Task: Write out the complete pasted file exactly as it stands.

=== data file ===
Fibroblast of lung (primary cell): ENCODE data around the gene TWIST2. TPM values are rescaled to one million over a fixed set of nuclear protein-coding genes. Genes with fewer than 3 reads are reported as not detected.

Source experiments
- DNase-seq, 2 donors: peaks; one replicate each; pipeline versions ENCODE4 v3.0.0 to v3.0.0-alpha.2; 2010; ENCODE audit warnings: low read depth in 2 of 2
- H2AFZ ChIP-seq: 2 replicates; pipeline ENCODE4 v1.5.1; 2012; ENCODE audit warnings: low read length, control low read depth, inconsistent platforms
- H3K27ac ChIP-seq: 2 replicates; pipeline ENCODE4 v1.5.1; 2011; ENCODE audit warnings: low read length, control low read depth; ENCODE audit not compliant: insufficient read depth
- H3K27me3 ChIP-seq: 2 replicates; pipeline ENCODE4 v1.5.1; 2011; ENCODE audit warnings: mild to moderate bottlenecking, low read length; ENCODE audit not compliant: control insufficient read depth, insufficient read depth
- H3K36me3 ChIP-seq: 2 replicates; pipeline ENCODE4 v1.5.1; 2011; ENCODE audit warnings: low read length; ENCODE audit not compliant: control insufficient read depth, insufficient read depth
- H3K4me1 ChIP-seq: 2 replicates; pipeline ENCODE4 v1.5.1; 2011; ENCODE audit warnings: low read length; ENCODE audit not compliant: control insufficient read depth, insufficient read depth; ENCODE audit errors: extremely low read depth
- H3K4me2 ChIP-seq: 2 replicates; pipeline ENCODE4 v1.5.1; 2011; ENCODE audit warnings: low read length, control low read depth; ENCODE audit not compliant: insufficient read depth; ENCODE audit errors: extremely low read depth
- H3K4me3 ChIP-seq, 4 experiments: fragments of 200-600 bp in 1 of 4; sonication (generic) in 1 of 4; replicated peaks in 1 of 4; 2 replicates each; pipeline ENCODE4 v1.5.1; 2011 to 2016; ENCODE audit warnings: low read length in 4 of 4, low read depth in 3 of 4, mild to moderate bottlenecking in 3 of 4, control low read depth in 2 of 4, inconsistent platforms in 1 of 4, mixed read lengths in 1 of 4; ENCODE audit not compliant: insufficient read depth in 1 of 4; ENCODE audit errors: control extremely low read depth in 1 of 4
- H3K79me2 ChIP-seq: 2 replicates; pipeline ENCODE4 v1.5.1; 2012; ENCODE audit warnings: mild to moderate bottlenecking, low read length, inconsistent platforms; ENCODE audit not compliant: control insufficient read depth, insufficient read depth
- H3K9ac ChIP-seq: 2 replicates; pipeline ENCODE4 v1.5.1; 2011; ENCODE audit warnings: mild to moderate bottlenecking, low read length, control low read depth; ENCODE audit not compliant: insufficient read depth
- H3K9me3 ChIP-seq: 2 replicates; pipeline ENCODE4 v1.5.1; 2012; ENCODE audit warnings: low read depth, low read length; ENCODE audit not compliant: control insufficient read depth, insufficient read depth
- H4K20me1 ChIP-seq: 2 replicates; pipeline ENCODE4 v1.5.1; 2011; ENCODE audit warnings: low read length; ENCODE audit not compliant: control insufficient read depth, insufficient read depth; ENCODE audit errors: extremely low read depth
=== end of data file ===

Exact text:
Fibroblast of lung (primary cell): ENCODE data around the gene TWIST2. TPM values are rescaled to one million over a fixed set of nuclear protein-coding genes. Genes with fewer than 3 reads are reported as not detected.

Source experiments
- DNase-seq, 2 donors: peaks; one replicate each; pipeline versions ENCODE4 v3.0.0 to v3.0.0-alpha.2; 2010; ENCODE audit warnings: low read depth in 2 of 2
- H2AFZ ChIP-seq: 2 replicates; pipeline ENCODE4 v1.5.1; 2012; ENCODE audit warnings: low read length, control low read depth, inconsistent platforms
- H3K27ac ChIP-seq: 2 replicates; pipeline ENCODE4 v1.5.1; 2011; ENCODE audit warnings: low read length, control low read depth; ENCODE audit not compliant: insufficient read depth
- H3K27me3 ChIP-seq: 2 replicates; pipeline ENCODE4 v1.5.1; 2011; ENCODE audit warnings: mild to moderate bottlenecking, low read length; ENCODE audit not compliant: control insufficient read depth, insufficient read depth
- H3K36me3 ChIP-seq: 2 replicates; pipeline ENCODE4 v1.5.1; 2011; ENCODE audit warnings: low read length; ENCODE audit not compliant: control insufficient read depth, insufficient read depth
- H3K4me1 ChIP-seq: 2 replicates; pipeline ENCODE4 v1.5.1; 2011; ENCODE audit warnings: low read length; ENCODE audit not compliant: control insufficient read depth, insufficient read depth; ENCODE audit errors: extremely low read depth
- H3K4me2 ChIP-seq: 2 replicates; pipeline ENCODE4 v1.5.1; 2011; ENCODE audit warnings: low read length, control low read depth; ENCODE audit not compliant: insufficient read depth; ENCODE audit errors: extremely low read depth
- H3K4me3 ChIP-seq, 4 experiments: fragments of 200-600 bp in 1 of 4; sonication (generic) in 1 of 4; replicated peaks in 1 of 4; 2 replicates each; pipeline ENCODE4 v1.5.1; 2011 to 2016; ENCODE audit warnings: low read length in 4 of 4, low read depth in 3 of 4, mild to moderate bottlenecking in 3 of 4, control low read depth in 2 of 4, inconsistent platforms in 1 of 4, mixed read lengths in 1 of 4; ENCODE audit not compliant: insufficient read depth in 1 of 4; ENCODE audit errors: control extremely low read depth in 1 of 4
- H3K79me2 ChIP-seq: 2 replicates; pipeline ENCODE4 v1.5.1; 2012; ENCODE audit warnings: mild to moderate bottlenecking, low read length, inconsistent platforms; ENCODE audit not compliant: control insufficient read depth, insufficient read depth
- H3K9ac ChIP-seq: 2 replicates; pipeline ENCODE4 v1.5.1; 2011; ENCODE audit warnings: mild to moderate bottlenecking, low read length, control low read depth; ENCODE audit not compliant: insufficient read depth
- H3K9me3 ChIP-seq: 2 replicates; pipeline ENCODE4 v1.5.1; 2012; ENCODE audit warnings: low read depth, low read length; ENCODE audit not compliant: control insufficient read depth, insufficient read depth
- H4K20me1 ChIP-seq: 2 replicates; pipeline ENCODE4 v1.5.1; 2011; ENCODE audit warnings: low read length; ENCODE audit not compliant: control insufficient read depth, insufficient read depth; ENCODE audit errors: extremely low read depth